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This wasn’t the Clerk of the Privy Council making a threat. Michael Wernick was, almost sheepishly, warning Jody Wilson-Raybould about someone else. It was Justin Trudeau who wanted to get his way.

Now that we have seen everything that was said in a Dec. 19 phone call between the head of the civil service and the former attorney-general – and heard the tone of their voices in a recording – the conversation is coloured differently. That matters.

If anything, the full transcript of the call outlines clearly what the Prime Minister wanted, and that he was in a mood to get what he wanted – at least if Mr. Wernick described it accurately.

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Listen to the call between Jody Wilson-Raybould and Michael Wernick

Mr. Trudeau wanted to be able to say that he’d done everything to try to prevent SNC-Lavalin – a “signature company” – from leaving the country or cutting jobs, according to Mr. Wernick. And that meant striking a negotiated deal, called a deferred prosecution agreement, or DPA, instead of prosecuting the company for bribery.

And Mr. Wernick kept repeating that he thought the PM was going to find a way to do it, one way or another.

That’s bad news in this transcript for Mr. Trudeau: Mr. Wernick sure makes him sound like the heavy, like a Prime Minister who has decided what should be done, and who expects it to be done. And you can certainly see how Ms. Wilson-Raybould felt there was an “or else” hanging in the air.

There’s another key point about the conversation: Mr. Wernick really did not understand the warnings that Ms. Wilson-Raybould was giving him about political interference.

Yes, he understood that Ms. Wilson-Raybould believed that offering SNC-Lavalin a deferred prosecution agreement would be perceived as political interference. What he didn’t seem to understand was that she was warning him that the very conversation they were having was political interference – that all of the calls and meetings with the PM and his aides were.

Mr. Wernick told Ms. Wilson-Raybould that the PM didn’t want to do anything inappropriate, or to interfere – but the Clerk didn’t comprehend that the attorney-general was telling him that that was already happening.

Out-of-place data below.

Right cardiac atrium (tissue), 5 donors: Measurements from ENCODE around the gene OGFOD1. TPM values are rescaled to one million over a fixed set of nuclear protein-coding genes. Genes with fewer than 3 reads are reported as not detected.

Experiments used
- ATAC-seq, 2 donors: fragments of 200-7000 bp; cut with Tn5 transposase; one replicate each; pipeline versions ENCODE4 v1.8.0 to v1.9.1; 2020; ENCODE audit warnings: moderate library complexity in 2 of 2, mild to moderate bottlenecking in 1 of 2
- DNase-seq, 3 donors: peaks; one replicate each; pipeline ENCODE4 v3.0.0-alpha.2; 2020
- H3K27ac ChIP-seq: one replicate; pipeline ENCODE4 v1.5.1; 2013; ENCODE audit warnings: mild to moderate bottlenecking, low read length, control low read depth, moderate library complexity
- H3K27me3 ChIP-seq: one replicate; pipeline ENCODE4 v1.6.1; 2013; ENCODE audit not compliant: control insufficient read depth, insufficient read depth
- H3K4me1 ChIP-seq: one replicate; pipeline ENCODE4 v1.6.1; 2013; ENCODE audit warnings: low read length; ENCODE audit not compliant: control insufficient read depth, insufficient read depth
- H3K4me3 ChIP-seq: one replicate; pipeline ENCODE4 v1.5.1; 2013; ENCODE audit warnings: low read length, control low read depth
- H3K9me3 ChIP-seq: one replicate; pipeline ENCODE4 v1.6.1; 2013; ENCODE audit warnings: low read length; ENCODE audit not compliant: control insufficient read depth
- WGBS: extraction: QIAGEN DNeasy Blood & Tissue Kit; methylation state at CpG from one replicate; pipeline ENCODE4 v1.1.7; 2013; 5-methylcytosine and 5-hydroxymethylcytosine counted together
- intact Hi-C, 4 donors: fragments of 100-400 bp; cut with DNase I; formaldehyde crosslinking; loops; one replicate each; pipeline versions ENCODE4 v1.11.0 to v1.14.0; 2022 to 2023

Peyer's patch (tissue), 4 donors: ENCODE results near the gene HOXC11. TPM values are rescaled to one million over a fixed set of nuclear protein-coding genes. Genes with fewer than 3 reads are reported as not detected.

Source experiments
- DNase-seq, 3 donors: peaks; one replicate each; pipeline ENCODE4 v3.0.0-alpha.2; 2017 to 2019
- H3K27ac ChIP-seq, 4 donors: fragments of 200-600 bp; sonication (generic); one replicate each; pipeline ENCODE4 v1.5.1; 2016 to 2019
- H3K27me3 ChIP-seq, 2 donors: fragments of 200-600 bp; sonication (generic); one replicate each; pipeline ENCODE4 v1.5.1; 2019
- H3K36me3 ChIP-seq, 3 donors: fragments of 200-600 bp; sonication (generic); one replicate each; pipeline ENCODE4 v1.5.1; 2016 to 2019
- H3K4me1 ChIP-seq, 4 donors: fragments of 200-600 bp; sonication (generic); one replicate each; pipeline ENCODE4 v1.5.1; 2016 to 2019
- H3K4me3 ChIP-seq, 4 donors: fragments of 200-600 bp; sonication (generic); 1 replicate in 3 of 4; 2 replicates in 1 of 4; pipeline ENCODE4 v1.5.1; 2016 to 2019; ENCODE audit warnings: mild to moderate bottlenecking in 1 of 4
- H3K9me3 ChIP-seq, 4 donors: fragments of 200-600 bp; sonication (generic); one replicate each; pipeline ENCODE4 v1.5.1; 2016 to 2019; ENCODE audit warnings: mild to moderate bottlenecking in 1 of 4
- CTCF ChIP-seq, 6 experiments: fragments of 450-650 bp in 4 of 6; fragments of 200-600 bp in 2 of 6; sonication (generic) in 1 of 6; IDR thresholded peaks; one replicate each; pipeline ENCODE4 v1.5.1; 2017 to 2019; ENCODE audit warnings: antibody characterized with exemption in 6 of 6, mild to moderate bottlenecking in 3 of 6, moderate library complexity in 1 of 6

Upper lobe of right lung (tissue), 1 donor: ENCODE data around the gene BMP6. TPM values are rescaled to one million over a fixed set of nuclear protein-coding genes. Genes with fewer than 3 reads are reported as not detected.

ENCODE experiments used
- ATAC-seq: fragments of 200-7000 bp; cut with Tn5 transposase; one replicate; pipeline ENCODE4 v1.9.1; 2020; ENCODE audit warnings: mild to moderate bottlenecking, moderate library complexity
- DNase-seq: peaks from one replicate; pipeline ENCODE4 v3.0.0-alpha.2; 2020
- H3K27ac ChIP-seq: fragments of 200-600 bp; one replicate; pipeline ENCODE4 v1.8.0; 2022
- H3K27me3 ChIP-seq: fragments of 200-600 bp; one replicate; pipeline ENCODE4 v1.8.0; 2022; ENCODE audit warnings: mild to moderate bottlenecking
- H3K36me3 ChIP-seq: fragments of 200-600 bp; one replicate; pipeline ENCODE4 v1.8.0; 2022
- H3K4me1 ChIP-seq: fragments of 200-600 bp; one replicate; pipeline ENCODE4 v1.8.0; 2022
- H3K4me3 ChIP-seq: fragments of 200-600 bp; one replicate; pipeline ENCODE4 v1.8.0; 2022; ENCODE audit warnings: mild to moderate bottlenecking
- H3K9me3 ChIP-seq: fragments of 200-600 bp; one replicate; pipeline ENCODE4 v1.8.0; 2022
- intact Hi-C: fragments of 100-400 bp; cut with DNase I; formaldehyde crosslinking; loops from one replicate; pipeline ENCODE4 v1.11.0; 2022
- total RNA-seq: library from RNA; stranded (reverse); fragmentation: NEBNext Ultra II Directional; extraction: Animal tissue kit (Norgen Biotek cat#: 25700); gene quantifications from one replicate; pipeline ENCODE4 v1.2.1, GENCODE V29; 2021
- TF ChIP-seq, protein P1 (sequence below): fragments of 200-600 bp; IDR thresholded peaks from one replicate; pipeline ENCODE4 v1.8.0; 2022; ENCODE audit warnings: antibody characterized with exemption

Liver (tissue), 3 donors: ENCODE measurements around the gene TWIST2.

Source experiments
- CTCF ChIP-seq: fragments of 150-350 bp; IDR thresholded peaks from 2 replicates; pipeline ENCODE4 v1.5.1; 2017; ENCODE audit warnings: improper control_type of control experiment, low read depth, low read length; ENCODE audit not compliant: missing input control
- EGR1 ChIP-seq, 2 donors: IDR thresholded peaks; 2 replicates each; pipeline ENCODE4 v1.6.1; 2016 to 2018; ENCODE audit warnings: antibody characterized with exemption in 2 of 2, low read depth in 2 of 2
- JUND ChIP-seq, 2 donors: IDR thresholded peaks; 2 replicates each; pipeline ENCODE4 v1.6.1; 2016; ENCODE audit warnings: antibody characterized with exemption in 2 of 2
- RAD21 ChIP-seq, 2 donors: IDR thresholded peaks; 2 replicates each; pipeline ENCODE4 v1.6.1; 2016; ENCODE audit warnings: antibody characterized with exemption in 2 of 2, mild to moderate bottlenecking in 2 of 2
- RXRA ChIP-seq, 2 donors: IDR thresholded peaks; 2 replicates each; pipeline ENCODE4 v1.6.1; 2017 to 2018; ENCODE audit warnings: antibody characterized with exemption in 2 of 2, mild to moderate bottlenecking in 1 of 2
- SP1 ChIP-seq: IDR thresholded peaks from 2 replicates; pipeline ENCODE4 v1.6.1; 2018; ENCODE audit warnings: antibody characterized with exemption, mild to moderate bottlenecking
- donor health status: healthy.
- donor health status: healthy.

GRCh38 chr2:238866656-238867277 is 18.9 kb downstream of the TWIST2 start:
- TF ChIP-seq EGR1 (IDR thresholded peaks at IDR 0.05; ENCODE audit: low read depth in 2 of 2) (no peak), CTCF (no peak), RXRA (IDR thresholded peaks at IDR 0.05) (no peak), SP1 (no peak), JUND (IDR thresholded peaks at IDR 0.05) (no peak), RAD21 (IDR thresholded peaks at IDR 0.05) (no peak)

Let’s remember what this is all about: it’s the allegation that Mr. Trudeau and several of his aides and officials interfered in a criminal prosecution by putting pressure on Ms. Wilson-Raybould to order prosecutors to halt the bribery prosecution and instead negotiate a DPA.

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The director of public prosecutions, Kathleen Roussel, had decided that would not be appropriate. Ms. Wilson-Raybould had the power to intervene, to publicly instruct her to change her decision – but it would be the first time it was ever done in the 12 years since the Office of the Director of Public Prosecutions was created.

Ms. Wilson-Raybould pointed out that intervening is a big deal, that unless the director of public prosecutions made an outrageous decision, the government had to accept it – and that, in this case, Ms. Roussel’s decision was appropriate. She said intervening would smack of political interference.

But the thing that Mr. Wernick didn’t seem to get was that Ms. Wilson-Raybould was telling him that the political interference was coming from people like him – that the Prime Minister’s pushing for her to reconsider was improper.

Mr. Wernick kept countering that the attorney-general had the legal power to intervene, and that the deferred prosecution agreements are appropriate legal tools. But he didn’t seem to understand that she was telling him the decision to intervene had to be a prosecutorial one, that the decision was clear, and that all the entreaties to reconsider amounted to political interference.

What was clear, in the end, was that Ms. Wilson-Raybould wasn’t going to change her mind.

After all of Mr. Wernick’s warnings and pleadings – his warning that the PM wasn’t taking no for an answer, that she was on a collision course – it’s not at all surprising that Ms. Wilson-Raybould wondered if that was the cause of her demotion to Veterans Affairs. Especially, as she noted in her written submissions, because she was first offered a post – of Indigenous Services Minister – that she had publicly said she could never accept.

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Is it worse for the Prime Minister now? Yes. There’s a recording on which we hear the country’s top civil servant failing to heed the warnings that the government was crossing a dangerous line. He wasn’t threatening, but expressing anxiety that the real heavy, Mr. Trudeau, wouldn’t be denied.

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